Why are there no atheistic critics of evolution?

The controversy over evolution has been in the news with the dust up in the small town of Dover, Pennsylvania regarding additional resources for biology class that describe intelligent design (ID). This disagreement over whether ID should be mentioned rages also in Ohio and in Georgia the controversy is over putting labels on biology books saying evolution isn't the only explanation.

One of the "higher beings" of the blogosphere has cited comments from Kevin Drum who opposes ID on establishment clause and definition of science grounds, gotten email from Michael Barone who is agnostic and intrigued by ID and quoted John Derbyshire who is against ID over at conservative NRO.

One item that has come up is that criticism of evolution is religiously motivated; thus, the ideal critic of evolution would be an atheist. Instapundit wonders aloud, I suppose there are atheistic Intelligent Design fans out there somewhere, but I don't think I've met one.

I asked a philosophy professor friend of mine if she knew any atheist critics of evolution and if there weren't any why was that the case?

She mentioned that there are some agnostic critics like Michael Denton author of "Evolution: a theory in crisis."

She explained further that those who don't believe in god invariably support evolution (many authors of pro-evolution books state in the preface their atheist views) because if they don't believe in god AND don't believe in evolution they have no starting point for the origin of life discussion.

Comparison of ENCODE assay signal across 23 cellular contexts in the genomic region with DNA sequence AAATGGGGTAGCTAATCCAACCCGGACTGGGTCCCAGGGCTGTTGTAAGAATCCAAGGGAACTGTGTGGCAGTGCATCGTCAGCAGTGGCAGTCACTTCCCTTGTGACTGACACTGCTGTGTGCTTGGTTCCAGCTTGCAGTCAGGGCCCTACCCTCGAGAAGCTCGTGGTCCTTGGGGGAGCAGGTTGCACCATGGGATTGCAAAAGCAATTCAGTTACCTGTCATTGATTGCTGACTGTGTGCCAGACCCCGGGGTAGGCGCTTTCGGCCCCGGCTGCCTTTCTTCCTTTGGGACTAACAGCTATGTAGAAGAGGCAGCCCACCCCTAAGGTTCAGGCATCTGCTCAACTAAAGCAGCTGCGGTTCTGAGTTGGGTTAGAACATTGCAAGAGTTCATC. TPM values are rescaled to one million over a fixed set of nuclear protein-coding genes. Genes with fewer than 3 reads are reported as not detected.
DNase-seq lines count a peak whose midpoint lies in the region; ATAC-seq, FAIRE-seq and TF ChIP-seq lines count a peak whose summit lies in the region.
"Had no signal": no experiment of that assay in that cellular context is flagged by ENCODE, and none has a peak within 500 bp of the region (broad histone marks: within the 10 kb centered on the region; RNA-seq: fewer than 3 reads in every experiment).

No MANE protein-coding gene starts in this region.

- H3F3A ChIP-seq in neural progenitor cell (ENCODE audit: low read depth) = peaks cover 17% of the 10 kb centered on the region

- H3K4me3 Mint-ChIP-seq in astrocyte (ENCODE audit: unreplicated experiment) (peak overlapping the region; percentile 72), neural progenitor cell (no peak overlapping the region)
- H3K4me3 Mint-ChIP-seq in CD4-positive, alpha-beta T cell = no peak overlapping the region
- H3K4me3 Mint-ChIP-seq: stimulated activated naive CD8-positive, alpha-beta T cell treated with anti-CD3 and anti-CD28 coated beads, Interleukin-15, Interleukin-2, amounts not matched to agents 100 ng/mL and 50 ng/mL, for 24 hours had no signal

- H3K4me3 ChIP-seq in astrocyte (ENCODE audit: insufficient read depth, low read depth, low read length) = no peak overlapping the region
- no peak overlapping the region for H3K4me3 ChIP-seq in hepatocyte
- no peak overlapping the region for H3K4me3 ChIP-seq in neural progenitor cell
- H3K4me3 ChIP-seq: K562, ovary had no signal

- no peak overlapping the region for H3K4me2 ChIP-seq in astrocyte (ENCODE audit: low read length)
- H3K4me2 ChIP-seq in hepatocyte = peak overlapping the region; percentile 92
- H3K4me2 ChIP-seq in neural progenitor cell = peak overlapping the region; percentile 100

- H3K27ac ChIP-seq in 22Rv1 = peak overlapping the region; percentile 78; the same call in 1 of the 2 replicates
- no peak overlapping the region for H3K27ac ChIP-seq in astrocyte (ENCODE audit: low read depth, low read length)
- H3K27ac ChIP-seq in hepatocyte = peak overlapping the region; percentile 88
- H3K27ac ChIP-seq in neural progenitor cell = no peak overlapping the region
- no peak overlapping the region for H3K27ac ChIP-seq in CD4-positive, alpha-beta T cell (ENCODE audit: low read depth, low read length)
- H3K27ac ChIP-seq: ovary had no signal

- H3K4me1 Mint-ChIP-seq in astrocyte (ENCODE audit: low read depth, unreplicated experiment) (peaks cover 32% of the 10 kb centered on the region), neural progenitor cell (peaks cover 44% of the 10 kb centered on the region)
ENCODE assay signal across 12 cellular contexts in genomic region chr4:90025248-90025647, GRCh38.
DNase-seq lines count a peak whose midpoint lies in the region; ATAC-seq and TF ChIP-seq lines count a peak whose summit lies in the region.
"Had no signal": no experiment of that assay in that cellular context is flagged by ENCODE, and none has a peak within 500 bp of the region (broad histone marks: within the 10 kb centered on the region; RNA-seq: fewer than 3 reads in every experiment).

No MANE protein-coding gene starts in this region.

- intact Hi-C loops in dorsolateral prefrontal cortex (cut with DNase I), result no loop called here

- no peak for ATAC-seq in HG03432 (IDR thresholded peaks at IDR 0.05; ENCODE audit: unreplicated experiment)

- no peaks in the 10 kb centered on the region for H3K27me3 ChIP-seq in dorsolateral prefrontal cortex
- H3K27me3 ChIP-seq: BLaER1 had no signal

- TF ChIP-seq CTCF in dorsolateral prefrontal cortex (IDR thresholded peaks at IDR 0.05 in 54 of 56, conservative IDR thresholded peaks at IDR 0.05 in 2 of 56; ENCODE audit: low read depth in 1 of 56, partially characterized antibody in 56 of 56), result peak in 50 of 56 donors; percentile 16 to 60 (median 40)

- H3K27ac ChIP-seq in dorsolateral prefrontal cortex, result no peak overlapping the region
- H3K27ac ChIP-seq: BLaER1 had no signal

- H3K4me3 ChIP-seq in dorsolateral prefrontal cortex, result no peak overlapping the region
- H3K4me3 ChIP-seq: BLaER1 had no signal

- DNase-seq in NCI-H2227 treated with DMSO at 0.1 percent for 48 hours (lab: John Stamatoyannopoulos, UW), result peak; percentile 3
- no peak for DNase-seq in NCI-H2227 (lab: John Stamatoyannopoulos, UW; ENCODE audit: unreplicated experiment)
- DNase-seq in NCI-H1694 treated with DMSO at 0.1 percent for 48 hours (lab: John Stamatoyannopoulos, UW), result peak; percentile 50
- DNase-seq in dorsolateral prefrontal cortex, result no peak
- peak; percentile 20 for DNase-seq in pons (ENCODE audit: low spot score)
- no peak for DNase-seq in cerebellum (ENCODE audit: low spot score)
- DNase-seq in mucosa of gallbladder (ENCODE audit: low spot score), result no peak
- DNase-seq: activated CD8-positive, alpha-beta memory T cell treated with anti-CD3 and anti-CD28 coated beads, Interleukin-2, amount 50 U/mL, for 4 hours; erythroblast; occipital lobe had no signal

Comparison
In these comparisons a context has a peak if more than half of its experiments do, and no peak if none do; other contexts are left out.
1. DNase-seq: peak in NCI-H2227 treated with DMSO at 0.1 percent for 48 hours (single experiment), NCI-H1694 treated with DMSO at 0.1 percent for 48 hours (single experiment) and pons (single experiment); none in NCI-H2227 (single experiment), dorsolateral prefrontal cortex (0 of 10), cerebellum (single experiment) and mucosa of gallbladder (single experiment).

Believe in god Don't believe in god
Believe in evolution of life theistic evolution many pro-evolution writers
Don't believe in evolution of life intelligent design critics unstable position

Obviously, those who believe in god fall into two camps: those who also believe in evolution (Kenneth Miller, author of "Finding Darwin's God" for instance) and those who doubt evolution (those in the ID movement, like Michael Behe, author of "Darwin's Black Box").

For those who are atheist, support of evolution is necessary and Richard Dawkins' comment, "Evolution allows atheists to be intellectually fulfilled," makes sense.

Indeed, Anthony Flew, a life-long atheist, recently began to doubt evolution and soon found himself as a deist. Without evolution to account for the origin of life, he was intellectually given this choice: I don't know what is the origin of life OR maybe some god was involved.

Thus, all four positions in the logic matrix are possible but in practice only three have intellectual coherence.